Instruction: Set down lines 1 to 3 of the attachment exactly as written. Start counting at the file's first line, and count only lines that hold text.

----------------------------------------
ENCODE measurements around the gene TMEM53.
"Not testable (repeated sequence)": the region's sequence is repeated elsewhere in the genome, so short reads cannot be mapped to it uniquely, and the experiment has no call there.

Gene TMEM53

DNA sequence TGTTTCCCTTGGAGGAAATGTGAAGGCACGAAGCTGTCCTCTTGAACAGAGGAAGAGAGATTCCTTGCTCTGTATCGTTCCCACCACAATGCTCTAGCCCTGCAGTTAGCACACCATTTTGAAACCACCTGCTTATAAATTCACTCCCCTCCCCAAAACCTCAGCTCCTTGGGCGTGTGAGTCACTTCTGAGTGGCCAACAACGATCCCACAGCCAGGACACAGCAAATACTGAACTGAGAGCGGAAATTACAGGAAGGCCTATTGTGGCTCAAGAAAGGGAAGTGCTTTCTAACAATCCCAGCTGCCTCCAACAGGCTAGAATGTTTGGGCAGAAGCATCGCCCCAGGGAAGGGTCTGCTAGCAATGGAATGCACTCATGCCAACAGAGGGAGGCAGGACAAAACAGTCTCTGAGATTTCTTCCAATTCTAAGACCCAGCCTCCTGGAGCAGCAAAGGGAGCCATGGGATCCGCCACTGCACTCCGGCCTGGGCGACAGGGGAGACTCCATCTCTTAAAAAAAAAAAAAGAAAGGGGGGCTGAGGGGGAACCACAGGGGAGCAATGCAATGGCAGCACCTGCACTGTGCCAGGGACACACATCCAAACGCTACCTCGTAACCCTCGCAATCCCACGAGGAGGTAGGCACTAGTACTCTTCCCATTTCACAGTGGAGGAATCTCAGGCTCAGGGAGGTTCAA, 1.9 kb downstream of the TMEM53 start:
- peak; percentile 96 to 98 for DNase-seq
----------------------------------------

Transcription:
ENCODE measurements around the gene TMEM53.
"Not testable (repeated sequence)": the region's sequence is repeated elsewhere in the genome, so short reads cannot be mapped to it uniquely, and the experiment has no call there.

Gene TMEM53